So your poll has good precision (good EV resolution) but a gradual response (poor time resolution). The national polls could reflect whether Biden/Ryan is responsible for stopping the slide (which still isn’t apparent on your site–I hope due to lagged & gradual response), but if the national polls are also noisier then I’m not sure whether the national data can really establish that either.

    The HuffPo chart seems very nice, but following that link to dig into individual pollster data yields a chart that rounds everything to the nearest 1%. Are the state data you use also thusly rounded?

    • Sam Wang

      I have not done more than hand-calculate some national polling data. It appears to me that the reversal of Romney’s bounce happened quite early, and well before the VP debate. One could do something more sophisticated to dig into it.

      Note that if Pollster is splitting a multiday poll across the dates it was given, any change in that poll runs the risk of being misattributed to an earlier date. Right?

      In regard to state data…yes, our feed has all whole numbers in it.

  • steve in colorado

    I just got a robocall on my cell phone, starting out ‘Hello fellow Democrat!’. It went on to describe how bad Obama has been the last 4 years and explain some of Gary Johnson’s positions and encourage me to vote for him.
    It ended by saying it was paid for by the ‘Libertas Institute’.
    Is this really from Gary Johnson, or is it from a group supporting Romney trying to influence me not to vote for Obama?
    I am afraid of the insane tactics that may show up with all that SuperPAC cash floating around out there…

  • Matt

    Pollster’s graphs update retroactively as every new poll comes out. So for example, a good poll for Obama in Ohio will not only influence his numbers for today, but will adjust the numbers for the days when the poll was in the field. One result is fairly good time resolution of when the changes actually occurred. As you can see from Pollster’s national chart and heavily polled swing states, like Ohio, the Romney bounce actually began a bit before the presidential debate, peaked just after it (probably due to a large swing that evening) and has drifted back toward Obama slightly ever since. Seems like your typical convention bounce in other words and barring any new events we’d expect it to continue to recede gradually.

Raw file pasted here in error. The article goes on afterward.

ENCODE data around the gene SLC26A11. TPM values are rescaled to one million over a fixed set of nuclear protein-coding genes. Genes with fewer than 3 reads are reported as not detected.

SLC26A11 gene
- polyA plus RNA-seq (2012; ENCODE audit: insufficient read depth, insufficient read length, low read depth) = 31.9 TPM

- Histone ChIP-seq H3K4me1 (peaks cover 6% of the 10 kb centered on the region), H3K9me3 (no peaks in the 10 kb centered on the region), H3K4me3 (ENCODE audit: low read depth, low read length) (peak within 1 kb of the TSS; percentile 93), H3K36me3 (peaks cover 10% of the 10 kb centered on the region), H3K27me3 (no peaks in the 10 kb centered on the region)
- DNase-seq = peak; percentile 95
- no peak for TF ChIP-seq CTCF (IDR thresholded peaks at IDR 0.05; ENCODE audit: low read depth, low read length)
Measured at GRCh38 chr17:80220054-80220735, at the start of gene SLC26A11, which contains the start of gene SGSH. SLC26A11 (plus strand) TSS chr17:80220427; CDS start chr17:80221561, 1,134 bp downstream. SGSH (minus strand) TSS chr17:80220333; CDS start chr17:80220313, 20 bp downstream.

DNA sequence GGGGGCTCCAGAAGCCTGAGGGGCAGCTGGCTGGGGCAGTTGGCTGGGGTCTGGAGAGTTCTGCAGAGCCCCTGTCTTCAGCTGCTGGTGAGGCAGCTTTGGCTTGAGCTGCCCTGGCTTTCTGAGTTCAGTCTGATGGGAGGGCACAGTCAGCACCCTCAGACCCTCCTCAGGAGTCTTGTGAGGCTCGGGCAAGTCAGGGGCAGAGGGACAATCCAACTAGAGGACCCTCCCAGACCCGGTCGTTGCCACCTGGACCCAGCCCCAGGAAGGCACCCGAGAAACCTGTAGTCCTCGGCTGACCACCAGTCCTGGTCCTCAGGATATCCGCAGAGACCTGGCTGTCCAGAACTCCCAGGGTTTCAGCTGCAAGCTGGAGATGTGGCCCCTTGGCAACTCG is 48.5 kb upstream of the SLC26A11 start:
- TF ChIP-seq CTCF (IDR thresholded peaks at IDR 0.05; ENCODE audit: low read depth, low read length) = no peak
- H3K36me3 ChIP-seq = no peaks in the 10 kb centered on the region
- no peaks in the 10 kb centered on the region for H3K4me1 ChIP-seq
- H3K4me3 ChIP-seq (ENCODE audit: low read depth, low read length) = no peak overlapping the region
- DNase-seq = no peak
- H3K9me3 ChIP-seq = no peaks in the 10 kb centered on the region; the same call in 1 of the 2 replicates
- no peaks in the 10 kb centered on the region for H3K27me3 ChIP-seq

• Mark

    I don’t think it says much about either side. There’s a simple explanation for why dems have been panicking and Reps giddy – the press has been running headline after headline about how Romney is gaining ground and actually may be ahead for the past week or so.

    When everyone is telling you momentum is on your side you tend to get pretty optimistic. When the opposite is true you tend to get panicky. Just think back to the post Dem convention-pre debate period – the Republicans were sounding pretty desperate back then, as you’ll recall if you can cast your mind back that far through the misty sands of time.

  • Olav Grinde

    The New Yorker has the inside story on
    Obama’s new debate strategy.
    A great read!

    http://www.newyorker.com/online/blogs/borowitzreport/2012/10/obamas-new-debate-strategy.html

  • loadar

    Todd’s analysis came in the context of evaluating today’s new Washington Post/ABC News poll, which shows a virtual tie, but with Obama ahead by three points. How did WaPo manufacture a 49/46 Obama edge? Through a preposterous partisan sample that defies the poll’s own findings. Ed Morrissey explains:

    The partisan split among likely voters in this poll is a jaw-dropping D+9, 35/26/33. The D/R/I in 2008′s presidential election was a D+7 at 39/32/29, while the midterm was 35/35/30, Is there any reason to think that Democratic participation will be so off-the-charts huge that it will reduce Republican participation by nearly a third from the midterm elections, our most recent model of the electorate? No, as the Post’s own findings on enthusiasm show.

    • wheelers cat

      I never thought this blog would sink so low as to have a quote from Captain Stupid (Morrissey).
      The poll truther is strong in this one.

  • eb

    The Washington Post recently reported that the Romney campaign has “doubled or in some cases tripled” its ad spending in key swing states since the debate.

    http://goo.gl/mFjzL

    That’s strategically smart, because it’s generated a lift which seems organic (i.e., a result of the debate) rather than ad-driven. In light of that, is it accurate to refer to Romney’s recent surge as a “debate bounce”? Or are we all embracing a descriptor which actually masks some of the underlying factors?

  • loadar

    A new POLITICO/George Washington University Battleground Poll of likely voters puts Obama ahead of Romney 49 percent to 48 percent, a statistical tie and the same as the week before. Across the 10 states identified by POLITICO as competitive, Romney leads 50 percent to 48 percent.